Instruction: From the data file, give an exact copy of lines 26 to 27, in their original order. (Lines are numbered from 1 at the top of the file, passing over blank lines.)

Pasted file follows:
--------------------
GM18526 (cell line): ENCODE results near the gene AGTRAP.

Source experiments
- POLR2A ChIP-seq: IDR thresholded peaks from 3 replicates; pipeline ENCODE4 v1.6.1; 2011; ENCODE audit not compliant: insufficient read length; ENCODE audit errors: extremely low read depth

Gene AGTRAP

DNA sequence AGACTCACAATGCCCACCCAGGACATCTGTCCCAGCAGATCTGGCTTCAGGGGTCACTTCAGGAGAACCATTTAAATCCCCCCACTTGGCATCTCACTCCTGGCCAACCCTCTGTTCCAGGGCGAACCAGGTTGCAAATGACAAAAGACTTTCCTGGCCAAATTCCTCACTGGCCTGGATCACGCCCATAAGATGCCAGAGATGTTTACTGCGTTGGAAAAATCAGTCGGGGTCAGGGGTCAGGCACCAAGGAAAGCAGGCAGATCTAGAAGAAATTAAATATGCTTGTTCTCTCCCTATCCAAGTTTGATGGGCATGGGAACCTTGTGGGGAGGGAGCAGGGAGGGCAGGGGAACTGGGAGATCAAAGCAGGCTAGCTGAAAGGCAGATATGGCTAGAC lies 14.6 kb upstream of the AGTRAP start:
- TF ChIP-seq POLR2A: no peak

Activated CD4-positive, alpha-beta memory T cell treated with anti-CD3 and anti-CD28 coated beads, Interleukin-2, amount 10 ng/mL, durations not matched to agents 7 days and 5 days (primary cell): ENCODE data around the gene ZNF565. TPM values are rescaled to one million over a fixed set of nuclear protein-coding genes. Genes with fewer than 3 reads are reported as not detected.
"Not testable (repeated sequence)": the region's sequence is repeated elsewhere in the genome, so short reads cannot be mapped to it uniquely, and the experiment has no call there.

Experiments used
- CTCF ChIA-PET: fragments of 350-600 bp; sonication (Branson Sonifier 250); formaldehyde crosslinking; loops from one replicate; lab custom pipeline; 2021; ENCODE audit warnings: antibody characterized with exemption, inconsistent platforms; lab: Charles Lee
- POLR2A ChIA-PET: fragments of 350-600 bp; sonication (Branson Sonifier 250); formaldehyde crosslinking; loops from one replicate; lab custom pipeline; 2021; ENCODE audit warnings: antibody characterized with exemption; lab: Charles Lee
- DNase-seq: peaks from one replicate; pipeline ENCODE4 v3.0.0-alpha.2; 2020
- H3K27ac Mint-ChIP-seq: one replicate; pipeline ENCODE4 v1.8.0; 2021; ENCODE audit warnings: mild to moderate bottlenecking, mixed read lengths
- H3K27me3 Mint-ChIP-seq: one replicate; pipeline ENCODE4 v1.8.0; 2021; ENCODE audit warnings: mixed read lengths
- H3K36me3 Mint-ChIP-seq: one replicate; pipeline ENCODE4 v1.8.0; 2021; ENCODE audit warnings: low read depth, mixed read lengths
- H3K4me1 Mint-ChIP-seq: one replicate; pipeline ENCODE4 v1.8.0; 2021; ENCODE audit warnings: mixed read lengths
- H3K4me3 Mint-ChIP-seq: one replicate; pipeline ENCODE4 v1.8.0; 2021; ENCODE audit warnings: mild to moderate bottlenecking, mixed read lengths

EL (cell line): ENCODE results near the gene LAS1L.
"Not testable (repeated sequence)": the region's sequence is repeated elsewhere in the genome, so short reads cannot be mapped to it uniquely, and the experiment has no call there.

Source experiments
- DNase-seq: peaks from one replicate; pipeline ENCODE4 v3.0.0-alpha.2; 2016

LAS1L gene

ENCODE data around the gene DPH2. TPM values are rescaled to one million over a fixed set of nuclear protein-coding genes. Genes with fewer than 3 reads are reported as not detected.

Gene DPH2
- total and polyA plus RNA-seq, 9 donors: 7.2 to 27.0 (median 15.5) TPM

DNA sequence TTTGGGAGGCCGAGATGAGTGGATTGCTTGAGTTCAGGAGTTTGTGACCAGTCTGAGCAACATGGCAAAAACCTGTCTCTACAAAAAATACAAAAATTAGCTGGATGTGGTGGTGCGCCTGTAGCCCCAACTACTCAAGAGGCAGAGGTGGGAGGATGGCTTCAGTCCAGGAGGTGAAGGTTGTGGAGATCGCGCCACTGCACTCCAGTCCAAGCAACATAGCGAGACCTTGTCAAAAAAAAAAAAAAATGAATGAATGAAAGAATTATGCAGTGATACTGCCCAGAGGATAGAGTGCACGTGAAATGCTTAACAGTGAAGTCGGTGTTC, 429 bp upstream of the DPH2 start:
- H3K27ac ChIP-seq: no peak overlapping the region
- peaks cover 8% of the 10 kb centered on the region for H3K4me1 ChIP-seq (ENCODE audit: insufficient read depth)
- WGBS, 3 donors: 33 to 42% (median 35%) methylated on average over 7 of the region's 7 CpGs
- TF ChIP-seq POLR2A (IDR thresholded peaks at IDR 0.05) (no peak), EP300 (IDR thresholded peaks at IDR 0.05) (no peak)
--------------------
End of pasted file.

DNA sequence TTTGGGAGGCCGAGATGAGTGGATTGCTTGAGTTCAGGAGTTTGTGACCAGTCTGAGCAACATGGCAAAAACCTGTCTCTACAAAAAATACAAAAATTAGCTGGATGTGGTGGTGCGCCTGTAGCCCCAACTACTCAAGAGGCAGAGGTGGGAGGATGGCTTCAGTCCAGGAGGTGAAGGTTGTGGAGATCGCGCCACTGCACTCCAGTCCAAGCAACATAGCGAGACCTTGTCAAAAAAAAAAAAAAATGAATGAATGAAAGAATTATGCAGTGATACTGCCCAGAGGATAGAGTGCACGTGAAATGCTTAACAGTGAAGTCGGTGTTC, 429 bp upstream of the DPH2 start:
- H3K27ac ChIP-seq: no peak overlapping the region